Insurance Industry Professionals Share Insights
Business students with a passion for investigation, discovery, and helping others may find the insurance industry a good career fit, according to several insurance professionals who shared advice and expertise at recent lectures hosted by the Carson College Department of Finance and Management Science.
Greg Ness (’79 Psy.), chairman, president and chief executive officer of StanCorp Financial Group and its largest subsidiary, Standard Insurance Company (The Standard) gave the 25th annual Walton Lecture. He spoke on the topic of the science and strategy of risk mitigation in the insurance industry.
“Risk is fundamental to the insurance industry,” he said. “Risk mitigation is unique in a way—we don’t sell anything tangible, but we are selling a promise to people. It’s the crux of the interaction between the customers and the firm that becomes the ‘product.’”
Workforce changes impact insurance strategies
Ness said risk mitigation strategy reduces the likelihood of impact and informs insurers where to invest time and resources. One risk category of growing concern is cyber security. The Standard spends millions paying hackers to breach its systems to see what areas need to be strengthened, he said.
The investment landscape is another big area of concern. The Standard disburses billions on small mortgage and commercial property loans, Ness said. He also identified artificial intelligence as an emerging insurance risk category that will pose new challenges. “We don’t know yet what the risks are for workers who will be repairing robots and technology,” he said. “Changes in the workforce impact how we insure.”
Ness advised students interested in risk management to start thinking about how to use risk to their advantage. “Try new things, continue to be curious, and find good mentors,” he said. “I’ve had 15 different jobs in the 30 years I’ve been with the company.”
Company culture, DNA to be considered in career search
During Insurance Industry Professionals Night, six panelists spoke about the diverse opportunities and rewarding aspects within the insurance industry. Two panelists with long-term careers, Carla Pittman, (’86 Crim. Jus.) claims operations and program manager, PEMCO, and Jody Wilson, agency vice president, COUNTRY Financial, explained why they are passionate about their careers.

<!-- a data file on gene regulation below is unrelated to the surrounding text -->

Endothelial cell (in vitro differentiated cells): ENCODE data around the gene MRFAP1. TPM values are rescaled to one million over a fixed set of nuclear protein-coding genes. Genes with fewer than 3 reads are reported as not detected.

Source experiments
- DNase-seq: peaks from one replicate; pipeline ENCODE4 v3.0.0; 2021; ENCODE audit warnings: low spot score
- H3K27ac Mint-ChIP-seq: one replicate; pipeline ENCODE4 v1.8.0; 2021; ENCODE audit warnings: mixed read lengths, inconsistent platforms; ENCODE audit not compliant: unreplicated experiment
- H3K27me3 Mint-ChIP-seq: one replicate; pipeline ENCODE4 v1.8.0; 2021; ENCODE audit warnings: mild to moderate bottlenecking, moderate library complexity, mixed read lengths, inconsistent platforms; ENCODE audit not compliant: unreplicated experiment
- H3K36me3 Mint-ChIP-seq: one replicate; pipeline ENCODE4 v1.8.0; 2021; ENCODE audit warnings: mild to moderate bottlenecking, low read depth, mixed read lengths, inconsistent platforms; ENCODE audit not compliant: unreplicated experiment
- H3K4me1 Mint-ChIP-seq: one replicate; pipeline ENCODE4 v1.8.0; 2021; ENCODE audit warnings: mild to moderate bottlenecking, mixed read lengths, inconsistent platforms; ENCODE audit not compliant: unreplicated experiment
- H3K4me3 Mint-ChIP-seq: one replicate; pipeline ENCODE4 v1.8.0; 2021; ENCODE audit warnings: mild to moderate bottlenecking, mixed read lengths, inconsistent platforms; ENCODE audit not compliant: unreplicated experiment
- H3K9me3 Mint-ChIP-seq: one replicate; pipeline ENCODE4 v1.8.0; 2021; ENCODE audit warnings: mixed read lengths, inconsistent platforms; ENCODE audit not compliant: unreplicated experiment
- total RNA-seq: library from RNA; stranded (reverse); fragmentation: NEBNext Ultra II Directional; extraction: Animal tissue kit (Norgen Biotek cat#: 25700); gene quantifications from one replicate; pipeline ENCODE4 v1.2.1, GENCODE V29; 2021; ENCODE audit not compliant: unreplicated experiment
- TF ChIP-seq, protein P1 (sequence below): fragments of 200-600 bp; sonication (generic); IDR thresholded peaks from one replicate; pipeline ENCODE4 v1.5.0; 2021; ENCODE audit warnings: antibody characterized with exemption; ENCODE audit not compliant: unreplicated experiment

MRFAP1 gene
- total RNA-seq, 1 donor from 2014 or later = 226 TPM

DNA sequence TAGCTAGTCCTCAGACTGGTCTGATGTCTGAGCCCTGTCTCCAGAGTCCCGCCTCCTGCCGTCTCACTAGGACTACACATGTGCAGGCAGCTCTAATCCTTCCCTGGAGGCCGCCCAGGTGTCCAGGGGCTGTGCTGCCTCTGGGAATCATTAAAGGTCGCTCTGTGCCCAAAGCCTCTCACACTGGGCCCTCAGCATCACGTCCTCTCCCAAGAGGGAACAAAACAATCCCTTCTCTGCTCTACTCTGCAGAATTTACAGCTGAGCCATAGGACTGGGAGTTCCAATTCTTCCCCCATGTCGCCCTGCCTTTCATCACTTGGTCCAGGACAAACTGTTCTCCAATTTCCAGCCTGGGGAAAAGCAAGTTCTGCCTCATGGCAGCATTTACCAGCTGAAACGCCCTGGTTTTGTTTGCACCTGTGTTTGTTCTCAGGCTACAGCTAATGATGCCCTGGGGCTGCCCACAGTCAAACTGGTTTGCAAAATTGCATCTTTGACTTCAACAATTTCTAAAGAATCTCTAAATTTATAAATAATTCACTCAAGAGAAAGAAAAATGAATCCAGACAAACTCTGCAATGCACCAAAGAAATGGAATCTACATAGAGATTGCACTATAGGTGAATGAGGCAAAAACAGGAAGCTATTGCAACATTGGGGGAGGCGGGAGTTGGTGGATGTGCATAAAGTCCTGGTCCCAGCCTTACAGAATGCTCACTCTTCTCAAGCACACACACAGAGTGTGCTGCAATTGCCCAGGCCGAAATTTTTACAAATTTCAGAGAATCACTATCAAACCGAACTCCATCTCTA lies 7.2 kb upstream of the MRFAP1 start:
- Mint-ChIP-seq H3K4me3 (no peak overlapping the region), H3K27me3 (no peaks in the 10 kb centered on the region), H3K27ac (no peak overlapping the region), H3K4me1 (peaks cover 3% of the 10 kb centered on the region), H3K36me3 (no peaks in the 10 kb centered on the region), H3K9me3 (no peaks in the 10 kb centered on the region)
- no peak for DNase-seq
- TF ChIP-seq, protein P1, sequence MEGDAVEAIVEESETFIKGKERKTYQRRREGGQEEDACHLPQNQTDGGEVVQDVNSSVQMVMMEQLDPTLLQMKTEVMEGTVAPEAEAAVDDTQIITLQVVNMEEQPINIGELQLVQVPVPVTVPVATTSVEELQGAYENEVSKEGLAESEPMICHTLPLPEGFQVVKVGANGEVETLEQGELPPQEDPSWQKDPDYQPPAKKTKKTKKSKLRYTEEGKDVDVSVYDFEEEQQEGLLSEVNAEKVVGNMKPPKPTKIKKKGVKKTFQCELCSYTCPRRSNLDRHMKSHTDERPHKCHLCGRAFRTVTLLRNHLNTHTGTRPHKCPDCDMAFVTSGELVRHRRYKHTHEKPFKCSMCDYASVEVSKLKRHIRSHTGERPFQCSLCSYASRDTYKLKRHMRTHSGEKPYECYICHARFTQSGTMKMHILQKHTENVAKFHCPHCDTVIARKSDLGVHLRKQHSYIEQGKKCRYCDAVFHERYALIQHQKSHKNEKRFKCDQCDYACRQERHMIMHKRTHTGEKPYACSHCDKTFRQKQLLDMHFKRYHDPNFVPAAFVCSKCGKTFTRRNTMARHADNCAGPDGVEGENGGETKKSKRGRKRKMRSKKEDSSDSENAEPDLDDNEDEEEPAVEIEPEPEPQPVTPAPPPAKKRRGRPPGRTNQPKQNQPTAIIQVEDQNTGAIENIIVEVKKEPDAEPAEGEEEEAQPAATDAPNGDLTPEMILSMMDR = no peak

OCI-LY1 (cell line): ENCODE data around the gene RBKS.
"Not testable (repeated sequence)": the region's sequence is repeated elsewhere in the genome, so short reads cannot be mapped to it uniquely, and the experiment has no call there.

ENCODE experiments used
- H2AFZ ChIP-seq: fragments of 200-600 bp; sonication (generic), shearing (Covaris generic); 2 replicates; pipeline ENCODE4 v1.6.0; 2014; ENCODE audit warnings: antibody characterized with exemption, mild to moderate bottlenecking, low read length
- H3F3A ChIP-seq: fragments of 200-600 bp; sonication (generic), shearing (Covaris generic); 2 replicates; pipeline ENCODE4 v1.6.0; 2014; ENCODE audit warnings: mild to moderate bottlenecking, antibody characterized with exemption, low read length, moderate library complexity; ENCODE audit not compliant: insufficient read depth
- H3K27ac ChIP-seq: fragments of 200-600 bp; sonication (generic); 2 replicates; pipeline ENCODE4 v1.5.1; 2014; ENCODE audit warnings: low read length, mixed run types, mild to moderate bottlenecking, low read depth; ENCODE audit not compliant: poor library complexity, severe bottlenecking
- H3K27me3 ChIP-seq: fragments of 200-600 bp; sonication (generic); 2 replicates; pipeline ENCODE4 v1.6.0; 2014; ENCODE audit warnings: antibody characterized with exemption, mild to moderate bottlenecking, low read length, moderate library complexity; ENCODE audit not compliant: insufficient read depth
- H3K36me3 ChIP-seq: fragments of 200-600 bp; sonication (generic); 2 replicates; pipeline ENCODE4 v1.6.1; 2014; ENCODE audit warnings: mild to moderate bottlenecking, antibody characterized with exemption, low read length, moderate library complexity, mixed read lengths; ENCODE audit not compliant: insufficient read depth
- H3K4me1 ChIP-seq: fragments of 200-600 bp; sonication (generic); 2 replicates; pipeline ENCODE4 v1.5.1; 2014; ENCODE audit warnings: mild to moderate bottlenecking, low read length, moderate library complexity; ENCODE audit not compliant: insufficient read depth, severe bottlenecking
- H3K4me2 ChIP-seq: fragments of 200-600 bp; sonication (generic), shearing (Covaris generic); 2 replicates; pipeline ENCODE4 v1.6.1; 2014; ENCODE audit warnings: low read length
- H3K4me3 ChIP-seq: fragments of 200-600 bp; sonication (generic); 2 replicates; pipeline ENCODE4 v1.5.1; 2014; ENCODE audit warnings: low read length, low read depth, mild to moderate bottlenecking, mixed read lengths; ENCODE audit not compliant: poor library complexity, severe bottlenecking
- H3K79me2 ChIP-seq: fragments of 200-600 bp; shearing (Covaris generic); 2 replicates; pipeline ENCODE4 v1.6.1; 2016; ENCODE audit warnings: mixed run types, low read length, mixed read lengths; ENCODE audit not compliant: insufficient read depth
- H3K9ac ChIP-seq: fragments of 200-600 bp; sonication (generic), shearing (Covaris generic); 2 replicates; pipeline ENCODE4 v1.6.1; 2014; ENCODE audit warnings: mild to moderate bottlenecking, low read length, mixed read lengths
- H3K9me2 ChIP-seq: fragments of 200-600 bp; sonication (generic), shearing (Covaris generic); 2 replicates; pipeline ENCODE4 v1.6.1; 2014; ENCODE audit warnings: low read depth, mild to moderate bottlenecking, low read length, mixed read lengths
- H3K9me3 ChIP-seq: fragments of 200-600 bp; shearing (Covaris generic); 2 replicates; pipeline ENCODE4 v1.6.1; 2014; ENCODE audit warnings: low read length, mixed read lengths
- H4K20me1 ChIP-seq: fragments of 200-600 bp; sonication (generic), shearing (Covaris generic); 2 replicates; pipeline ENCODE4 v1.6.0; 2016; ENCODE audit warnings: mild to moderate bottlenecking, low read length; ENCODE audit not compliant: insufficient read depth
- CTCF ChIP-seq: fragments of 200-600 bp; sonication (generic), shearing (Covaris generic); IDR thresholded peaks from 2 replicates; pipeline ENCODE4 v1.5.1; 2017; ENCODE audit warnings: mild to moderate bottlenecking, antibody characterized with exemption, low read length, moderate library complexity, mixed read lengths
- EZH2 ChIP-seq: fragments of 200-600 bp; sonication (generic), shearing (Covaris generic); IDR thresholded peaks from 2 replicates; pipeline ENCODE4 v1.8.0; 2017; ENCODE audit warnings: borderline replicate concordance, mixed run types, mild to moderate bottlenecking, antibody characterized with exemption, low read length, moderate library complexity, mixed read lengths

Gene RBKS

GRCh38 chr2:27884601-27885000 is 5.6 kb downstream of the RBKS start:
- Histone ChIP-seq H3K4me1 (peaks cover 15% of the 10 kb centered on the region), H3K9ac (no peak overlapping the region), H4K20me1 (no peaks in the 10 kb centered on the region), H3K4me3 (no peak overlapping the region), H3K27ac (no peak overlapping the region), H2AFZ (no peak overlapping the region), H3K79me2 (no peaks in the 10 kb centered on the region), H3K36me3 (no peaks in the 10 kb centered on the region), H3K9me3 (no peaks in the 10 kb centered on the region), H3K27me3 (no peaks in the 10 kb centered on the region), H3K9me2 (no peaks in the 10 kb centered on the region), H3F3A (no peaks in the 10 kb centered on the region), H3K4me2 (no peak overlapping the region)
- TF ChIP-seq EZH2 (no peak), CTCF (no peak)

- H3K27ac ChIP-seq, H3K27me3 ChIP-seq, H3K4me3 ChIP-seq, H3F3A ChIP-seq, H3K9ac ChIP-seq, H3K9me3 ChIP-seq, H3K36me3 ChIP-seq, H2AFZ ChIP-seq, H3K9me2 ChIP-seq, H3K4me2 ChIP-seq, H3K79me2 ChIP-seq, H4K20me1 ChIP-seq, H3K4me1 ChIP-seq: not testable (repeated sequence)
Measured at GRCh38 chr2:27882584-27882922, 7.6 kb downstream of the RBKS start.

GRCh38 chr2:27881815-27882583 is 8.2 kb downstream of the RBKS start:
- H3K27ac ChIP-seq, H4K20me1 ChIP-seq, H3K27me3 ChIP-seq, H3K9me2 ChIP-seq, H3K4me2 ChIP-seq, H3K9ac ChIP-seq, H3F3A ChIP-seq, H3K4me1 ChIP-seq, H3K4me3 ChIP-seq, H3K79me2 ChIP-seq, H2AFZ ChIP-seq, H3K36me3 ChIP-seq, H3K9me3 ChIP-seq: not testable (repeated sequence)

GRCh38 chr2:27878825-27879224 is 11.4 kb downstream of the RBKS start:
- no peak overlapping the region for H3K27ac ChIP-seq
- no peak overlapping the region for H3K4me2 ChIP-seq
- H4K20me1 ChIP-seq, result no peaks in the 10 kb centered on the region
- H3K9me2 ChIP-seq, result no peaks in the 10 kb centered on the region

“The insurance industry is really broad,” said Pittman, who also emceed the event. “It’s a fascinating business.”
“I hope the culture and DNA of a company are a huge consideration for you,” Wilson said. “I wanted a career with a company in which I could make a difference in the lives of others; for me, this is a passion multiplier. Helping others is the genesis of COUNTRY Financial and why I have stayed with the company for 28 years.”
Wilson said as baby boomers head toward retirement, it will create the largest transfer of wealth in human history as well as a huge demand for insurance professionals to help with preretirement savings and post retirement wealth.
Insurance industry offers niche for any major
Panelists Yvonne Obeng-Curwood and Tyrus Sanders shared their experiences working in the different sectors of Geico. The company is unique in that everyone starts at the bottom to build character and moves up as they grow and develop within the company: Geico’s CEO started in the mailroom 56 years ago.
Obeng-Curwood, claims director, started with Geico 13 years ago as a property manager in New York, advancing in responsibility each year. “Insurance is very ‘sexy’ to me because there are so many intricate pieces and opportunities,” she said.
Sanders, regional college recruiter, said there is a niche in the insurance industry for students in any major. He has a background in hospitality and was introduced to Geico through a neighbor who worked there. Sanders started in claims before taking a recruiter position; both positions utilize his hospitality training in customer service and relationship building skills.
Panelist Kathy Hoiness, Northwest managing director, has worked for Travelers Insurance for 26 years. She underscored the value of making connections. “It’s about who you know,” she said.” Introduce yourself or have someone introduce you to company employees.” Travelers has a goal to create meaningful internships and will end up hiring students in a variety of majors—mostly finance, business, communication, and marketing—but also in biology and other sciences.
Greg Lagreid (’09 Fin.), global risk manager, Pyrotek Inc., shared examples of how networking led to something bigger in his career experience. He was introduced to the insurance industry while working as an intern at the YMCA in greater Seattle. When an opportunity opened there, he began working as a safety and risk management director, building a professional network and reputation in that sector.
In just a couple of years, Lagreid was recruited for a risk analyst position by Esterline Technologies Corporation, a global manufacturer of engineered products in aerospace, defense, and technology markets. This career building experience set him up for his current role with Pyrotek, a systems design and consulting service for customers in the aluminum industry. “There are lots of things you can do in the insurance industry,” he said. “I’ve traveled the world, working on exciting products. The industry is always changing, so further your education whenever you get a chance.”